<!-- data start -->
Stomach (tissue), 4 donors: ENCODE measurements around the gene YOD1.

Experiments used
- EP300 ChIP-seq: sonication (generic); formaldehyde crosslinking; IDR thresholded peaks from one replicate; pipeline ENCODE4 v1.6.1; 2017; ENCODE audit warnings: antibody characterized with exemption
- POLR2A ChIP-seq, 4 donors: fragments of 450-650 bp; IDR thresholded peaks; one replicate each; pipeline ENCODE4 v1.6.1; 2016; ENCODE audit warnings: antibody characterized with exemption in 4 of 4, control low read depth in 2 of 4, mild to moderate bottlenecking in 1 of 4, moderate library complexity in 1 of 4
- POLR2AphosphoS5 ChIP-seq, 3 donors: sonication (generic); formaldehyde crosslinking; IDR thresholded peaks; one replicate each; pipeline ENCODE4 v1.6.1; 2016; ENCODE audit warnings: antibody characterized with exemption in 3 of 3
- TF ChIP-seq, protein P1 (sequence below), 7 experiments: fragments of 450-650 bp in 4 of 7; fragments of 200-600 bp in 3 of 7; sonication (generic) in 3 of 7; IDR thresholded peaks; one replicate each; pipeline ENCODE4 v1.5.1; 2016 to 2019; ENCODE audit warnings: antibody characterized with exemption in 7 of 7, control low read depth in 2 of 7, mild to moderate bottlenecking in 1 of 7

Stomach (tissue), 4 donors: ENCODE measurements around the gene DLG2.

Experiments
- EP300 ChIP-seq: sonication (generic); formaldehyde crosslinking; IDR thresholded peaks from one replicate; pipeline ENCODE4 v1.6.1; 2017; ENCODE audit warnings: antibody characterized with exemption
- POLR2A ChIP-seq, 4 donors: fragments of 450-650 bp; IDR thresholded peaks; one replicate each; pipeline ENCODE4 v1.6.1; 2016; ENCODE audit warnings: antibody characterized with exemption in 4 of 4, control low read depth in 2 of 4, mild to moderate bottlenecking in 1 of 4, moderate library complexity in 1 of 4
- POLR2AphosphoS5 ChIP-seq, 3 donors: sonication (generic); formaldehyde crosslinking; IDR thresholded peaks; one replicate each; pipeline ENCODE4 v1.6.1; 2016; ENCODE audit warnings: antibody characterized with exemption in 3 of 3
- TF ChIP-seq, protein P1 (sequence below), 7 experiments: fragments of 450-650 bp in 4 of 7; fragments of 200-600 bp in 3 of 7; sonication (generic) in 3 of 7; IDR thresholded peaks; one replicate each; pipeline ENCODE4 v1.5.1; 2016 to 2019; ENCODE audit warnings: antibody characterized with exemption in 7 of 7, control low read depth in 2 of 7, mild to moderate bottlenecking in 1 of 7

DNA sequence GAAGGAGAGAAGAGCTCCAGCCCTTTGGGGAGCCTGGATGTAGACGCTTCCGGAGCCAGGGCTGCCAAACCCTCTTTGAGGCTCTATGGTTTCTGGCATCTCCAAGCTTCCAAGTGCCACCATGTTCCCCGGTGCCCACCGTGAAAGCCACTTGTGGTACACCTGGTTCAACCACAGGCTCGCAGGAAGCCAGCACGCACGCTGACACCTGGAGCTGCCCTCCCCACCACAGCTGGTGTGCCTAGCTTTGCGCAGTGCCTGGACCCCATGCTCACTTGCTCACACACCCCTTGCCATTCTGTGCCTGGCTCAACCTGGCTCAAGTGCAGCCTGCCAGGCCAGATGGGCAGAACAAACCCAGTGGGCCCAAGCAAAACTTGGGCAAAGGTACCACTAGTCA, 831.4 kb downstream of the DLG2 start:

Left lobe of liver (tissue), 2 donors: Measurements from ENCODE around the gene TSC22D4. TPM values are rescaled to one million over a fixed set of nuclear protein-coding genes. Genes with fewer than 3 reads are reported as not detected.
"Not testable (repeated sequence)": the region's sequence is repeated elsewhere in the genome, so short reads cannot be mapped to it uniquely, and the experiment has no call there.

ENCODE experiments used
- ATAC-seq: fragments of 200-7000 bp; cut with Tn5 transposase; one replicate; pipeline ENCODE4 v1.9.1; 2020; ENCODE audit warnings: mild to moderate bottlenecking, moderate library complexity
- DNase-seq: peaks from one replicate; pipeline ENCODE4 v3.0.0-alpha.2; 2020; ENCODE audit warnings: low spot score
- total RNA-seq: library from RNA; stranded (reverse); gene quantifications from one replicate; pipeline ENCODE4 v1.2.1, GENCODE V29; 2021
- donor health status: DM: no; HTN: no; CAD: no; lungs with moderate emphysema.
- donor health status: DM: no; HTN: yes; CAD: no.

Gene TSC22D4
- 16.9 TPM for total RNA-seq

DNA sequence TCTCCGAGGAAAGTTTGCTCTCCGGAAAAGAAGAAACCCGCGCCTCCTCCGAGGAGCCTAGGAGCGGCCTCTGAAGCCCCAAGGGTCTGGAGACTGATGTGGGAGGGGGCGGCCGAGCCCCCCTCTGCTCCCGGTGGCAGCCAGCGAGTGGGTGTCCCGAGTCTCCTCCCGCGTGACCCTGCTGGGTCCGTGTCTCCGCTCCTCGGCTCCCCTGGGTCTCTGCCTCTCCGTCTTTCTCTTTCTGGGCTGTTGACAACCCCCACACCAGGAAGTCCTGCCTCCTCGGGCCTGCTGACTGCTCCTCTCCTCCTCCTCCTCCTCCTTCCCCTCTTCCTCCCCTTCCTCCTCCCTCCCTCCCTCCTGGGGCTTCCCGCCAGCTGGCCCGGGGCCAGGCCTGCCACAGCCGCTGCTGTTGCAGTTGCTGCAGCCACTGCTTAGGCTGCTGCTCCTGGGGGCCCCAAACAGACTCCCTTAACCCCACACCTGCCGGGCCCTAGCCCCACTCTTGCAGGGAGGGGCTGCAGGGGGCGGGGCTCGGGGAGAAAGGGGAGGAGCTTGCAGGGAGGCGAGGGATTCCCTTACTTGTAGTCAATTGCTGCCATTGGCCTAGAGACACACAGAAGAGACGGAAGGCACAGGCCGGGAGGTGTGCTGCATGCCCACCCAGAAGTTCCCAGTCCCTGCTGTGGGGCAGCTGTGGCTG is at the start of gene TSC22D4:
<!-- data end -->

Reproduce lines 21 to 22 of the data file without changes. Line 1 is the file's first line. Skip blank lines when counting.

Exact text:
- donor health status: DM: no; HTN: yes; CAD: no.

Gene TSC22D4